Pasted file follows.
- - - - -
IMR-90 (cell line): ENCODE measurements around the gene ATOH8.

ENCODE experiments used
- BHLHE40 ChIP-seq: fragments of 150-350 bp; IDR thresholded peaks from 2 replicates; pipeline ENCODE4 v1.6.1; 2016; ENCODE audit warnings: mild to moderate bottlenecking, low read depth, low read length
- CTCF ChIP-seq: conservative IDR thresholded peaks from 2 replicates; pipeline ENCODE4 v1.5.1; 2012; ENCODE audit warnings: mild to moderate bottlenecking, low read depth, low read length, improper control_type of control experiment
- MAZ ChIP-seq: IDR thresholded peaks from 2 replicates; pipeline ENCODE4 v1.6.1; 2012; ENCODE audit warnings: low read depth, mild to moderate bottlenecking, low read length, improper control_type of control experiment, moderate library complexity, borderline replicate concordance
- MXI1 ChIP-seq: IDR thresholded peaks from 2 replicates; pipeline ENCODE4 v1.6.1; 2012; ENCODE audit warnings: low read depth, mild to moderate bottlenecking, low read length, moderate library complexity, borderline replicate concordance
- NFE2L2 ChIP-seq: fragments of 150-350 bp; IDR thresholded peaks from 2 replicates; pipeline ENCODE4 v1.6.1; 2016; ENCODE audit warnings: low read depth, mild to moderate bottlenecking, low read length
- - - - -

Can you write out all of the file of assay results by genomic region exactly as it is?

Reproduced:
IMR-90 (cell line): ENCODE measurements around the gene ATOH8.

ENCODE experiments used
- BHLHE40 ChIP-seq: fragments of 150-350 bp; IDR thresholded peaks from 2 replicates; pipeline ENCODE4 v1.6.1; 2016; ENCODE audit warnings: mild to moderate bottlenecking, low read depth, low read length
- CTCF ChIP-seq: conservative IDR thresholded peaks from 2 replicates; pipeline ENCODE4 v1.5.1; 2012; ENCODE audit warnings: mild to moderate bottlenecking, low read depth, low read length, improper control_type of control experiment
- MAZ ChIP-seq: IDR thresholded peaks from 2 replicates; pipeline ENCODE4 v1.6.1; 2012; ENCODE audit warnings: low read depth, mild to moderate bottlenecking, low read length, improper control_type of control experiment, moderate library complexity, borderline replicate concordance
- MXI1 ChIP-seq: IDR thresholded peaks from 2 replicates; pipeline ENCODE4 v1.6.1; 2012; ENCODE audit warnings: low read depth, mild to moderate bottlenecking, low read length, moderate library complexity, borderline replicate concordance
- NFE2L2 ChIP-seq: fragments of 150-350 bp; IDR thresholded peaks from 2 replicates; pipeline ENCODE4 v1.6.1; 2016; ENCODE audit warnings: low read depth, mild to moderate bottlenecking, low read length